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Sweetscented Joe Pye Weed (Eutrochium purpureum (L.) E.E. Lamont)

Also known as purple Joe-Pye weed, Sweetscented Joe-Pye Weed, sweet Joe-Pye weed, sweet Joe Pye weed, gravel root; also classified as Eupatorium purpureum, Cunigunda purpurea, Eupatoriadelphus purpureus.

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Sweetscented Joe Pye Weed
Photo © Katja Schulz, CC BY 4.0.


A tall perennial of partly-shaded areas, preferring drier and shadier conditions than other Eutrochium species.

Range - Expand

Native or Not Present

This tentative map is based on our own research. It may have limited data on Canada and/or Mexico, and there is some subjectivity in our assignment of plants as introduced vs. expanded. Read more in this blog post.

Description & Identification

This species is similar to other Joe Pye (Eutrochium) species, and can hybridize with all of them, so it may not be possible to identify all individuals.

This species tends to grow to about 6.5 feet in height; the stem is usually green between nodes, contrasting with bold dark purple at nodes; the purple usually extends a bit above and below each node as well as a bit onto the stalk of each leaf. Stems of mature plants usually lack spots or a waxy coating but these features may occur on the early growth of some plants in spring, and some southern populations have spotted stems. The stem is usually not hollow, often containing a solid white pith, but when it is hollow the cavity is smaller than on E. fistulosum. The inflorescence tends to be round-topped and sparser and more open than other Eutrochium species, perhaps reflecting its shadier habitat. There are usually 4-8 florets per flowerhead, and the inflorescence is usually pale pink in color.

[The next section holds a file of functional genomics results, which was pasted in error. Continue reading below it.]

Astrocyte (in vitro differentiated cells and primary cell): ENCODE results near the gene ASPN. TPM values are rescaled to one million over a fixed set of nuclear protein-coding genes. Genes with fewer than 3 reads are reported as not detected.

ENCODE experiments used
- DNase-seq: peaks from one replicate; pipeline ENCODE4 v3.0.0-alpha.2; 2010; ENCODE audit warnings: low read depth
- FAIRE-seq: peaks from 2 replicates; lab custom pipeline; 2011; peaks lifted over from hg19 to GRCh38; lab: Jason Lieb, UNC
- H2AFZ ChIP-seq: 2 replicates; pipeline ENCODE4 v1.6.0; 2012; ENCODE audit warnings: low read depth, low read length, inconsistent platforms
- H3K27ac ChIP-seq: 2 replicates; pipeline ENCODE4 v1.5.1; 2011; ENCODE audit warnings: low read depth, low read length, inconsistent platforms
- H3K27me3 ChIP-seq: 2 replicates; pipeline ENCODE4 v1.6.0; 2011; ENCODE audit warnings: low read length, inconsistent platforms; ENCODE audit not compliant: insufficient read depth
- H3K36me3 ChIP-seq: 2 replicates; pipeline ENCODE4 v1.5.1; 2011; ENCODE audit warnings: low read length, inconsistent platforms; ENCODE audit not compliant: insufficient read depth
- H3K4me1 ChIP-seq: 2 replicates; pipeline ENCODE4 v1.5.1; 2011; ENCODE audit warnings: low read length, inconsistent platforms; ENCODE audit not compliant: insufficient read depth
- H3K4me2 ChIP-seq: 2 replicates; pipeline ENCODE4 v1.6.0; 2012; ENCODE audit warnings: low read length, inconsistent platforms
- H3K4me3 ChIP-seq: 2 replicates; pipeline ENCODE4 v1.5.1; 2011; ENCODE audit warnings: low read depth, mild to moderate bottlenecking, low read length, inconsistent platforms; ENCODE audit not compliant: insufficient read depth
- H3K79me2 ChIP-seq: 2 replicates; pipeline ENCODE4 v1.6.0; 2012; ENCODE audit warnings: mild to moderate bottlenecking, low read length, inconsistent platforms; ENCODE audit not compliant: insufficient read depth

The leaves usually occur in whorls of 3-4, occasionally 5, and the leaves lack a triple-veined appearance instead having many small side-veins; the leaves are often broader and smoother textured, with less visibly-textured veins than other Eutrochium species. Except in periods of drought, when lower leaves die, the foliage is usually retained to low down on the plant throughout the growing season.

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Found in open woodlands, forest edges and clearings, thickets, savannas, and partly-shaded floodplains. Prefers light shade from an open canopy. We could not find material verifying the soil tolerances of this species in the wild, but it likely tolerates a range of soil conditions, with best growth in fertile, loamy soils. Gardening sites note it can tolerate clay soils if moderately well-drained, rocky or gravely soils, as well as sandy soils if sufficiently moist, and that it tolerates alkaline, neutral, and slightly acidic soil. There may be different local populations of this species that are adapted to different soil conditions; some areas have visually-distinguishable varieties that are often segregated by habitat.

This species is typically found in drier and more shaded conditions than the other Eutrochium species (other than the uncommon Eutrochium steelei.) Towards the west of its range, where its growth is more moisture-limited, it is mostly found in moist to mesic, but still well-drained, conditions, whereas in much of its range is more common in mesic to slightly dry conditions, but can still be found in well-drained portions of floodplains.